When I met Miranda at the Blue Velvet, she seemed distant. Wistful.
We’d decided to ditch class after algebra. It was our next-to-last day of school. I finally ran out of sick days, vacation days, and excuse days, so I went to class. I was enjoying the morning lectures. Then after algebra, Miranda stopped me in the hall.
“Let’s take off,” she said.
“I’m all out of excuses!” I replied.
“Does it matter?” she asked. We talked it over. My grades were cinched–A’s in every class. Miranda was pulling A’s, too.
“Besides,” she continued, “you aren’t coming to school tomorrow, are you?”
I wasn’t. It was my birthday and my day of graduating from the program. I was planning to stay home, finish up a few projects, help out around the house, and get ready for the party. Miranda was invited.
“It’s our last chance to ditch,” she pleaded.”Let’s do it!”
So we did. I was glad. But when I saw how thoughtful and sad she looked, I started to think maybe she was having second thoughts.
“Glad we came?” I asked her. “It beats The Vast and Endless Tiresome History of Policies and Politicians, doesn’t it?”
She giggled. We had crazy names for all our classes, but our name for world history was the best.
“Remember when we first met?” I asked her.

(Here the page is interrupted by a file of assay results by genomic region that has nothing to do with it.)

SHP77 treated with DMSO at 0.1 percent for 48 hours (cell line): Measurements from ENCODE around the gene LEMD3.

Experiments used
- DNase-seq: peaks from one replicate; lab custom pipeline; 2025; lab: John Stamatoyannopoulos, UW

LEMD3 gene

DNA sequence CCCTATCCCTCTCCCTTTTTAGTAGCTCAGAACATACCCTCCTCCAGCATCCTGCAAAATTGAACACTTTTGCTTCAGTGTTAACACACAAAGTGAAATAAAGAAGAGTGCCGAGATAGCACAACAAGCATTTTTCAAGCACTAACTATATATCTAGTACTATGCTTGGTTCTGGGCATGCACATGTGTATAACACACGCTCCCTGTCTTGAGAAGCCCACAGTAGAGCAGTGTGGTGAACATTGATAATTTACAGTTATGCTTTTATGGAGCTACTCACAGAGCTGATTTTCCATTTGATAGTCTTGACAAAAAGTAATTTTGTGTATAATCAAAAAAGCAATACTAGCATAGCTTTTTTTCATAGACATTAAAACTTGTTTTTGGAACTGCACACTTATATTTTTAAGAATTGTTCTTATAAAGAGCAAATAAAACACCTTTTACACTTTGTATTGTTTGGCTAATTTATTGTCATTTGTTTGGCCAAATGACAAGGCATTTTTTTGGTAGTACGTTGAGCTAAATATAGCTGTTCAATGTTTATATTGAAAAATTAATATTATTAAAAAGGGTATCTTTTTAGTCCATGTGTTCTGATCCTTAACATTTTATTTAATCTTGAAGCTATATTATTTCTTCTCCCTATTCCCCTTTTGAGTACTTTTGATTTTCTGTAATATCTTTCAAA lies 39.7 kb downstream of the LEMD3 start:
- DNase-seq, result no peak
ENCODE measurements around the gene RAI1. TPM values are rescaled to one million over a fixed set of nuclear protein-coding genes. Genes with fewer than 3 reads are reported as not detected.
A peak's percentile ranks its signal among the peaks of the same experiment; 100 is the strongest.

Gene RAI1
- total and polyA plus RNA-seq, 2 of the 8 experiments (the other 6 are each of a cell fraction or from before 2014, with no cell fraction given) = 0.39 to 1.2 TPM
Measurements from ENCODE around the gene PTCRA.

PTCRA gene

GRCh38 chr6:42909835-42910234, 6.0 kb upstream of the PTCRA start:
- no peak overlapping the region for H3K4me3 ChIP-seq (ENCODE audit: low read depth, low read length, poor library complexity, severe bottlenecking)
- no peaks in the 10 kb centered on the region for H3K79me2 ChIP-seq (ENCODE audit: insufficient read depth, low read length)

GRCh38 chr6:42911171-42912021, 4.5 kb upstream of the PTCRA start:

“I do,” she said. Was she blushing?
“That was so fun!” I said. “Me and Jake the Gardener were playing chess and you came right up and pointed out that it was mate in five.”
“I didn’t want you to fall into the trap,” she said.
“I knew then you’d be one of my best friends for life!” I said. I thought it would make her happy to hear that. I mean, here we are, getting ready to graduate, and I wanted her to know that our friendship would outlast that. It started before we were in school, and it would continue after.
But when she heard me say that, her smile froze, and she took a few steps back, stretching the distance between us.
I thought we had a great time. We never made it into the Blue Velvet. We stood out front and talked all afternoon.
While I was painting that evening, I contemplated friendship. My friends are diverse: Jake the Gardener, Hugo Villareal, Yuki, Max V. Next to my family, Miranda’s probably my best friend. She has a lot of qualities that I like–she loves sports, she’s cheerful. I can talk to her about all my ideas, and she really listens. She never talks about herself much, but I guess some people are like that.
I’ve always enjoyed having friends, but at the same time, I don’t really feel like I need them. If I need to talk to somebody, I’ll talk to somebody, and it doesn’t matter to me so much if it’s the barista at the neighborhood espresso house or if it’s Max or my tia. Everybody is interesting. Everybody is fun to talk to.
My whole life, I’ve been encouraged to be friendly with everybody and depend on nobody–except myself.
That’s the example that Tia Berry and Mãe set. They depend on each other, sure, but it’s almost like they’re two halves of one person–a sister team. I always felt it was the two sisters and me. They gave me so much independence growing up that now that I’m at a place where I can take care of myself, I feel that I’m a unit of one, complete and whole in me.
Tomorrow, I’ll grow up for good. I’ll graduate from school, I’ll finish the program, I’ll take this independence out into the world and see what I can do with it. I wonder who I’ll take with me.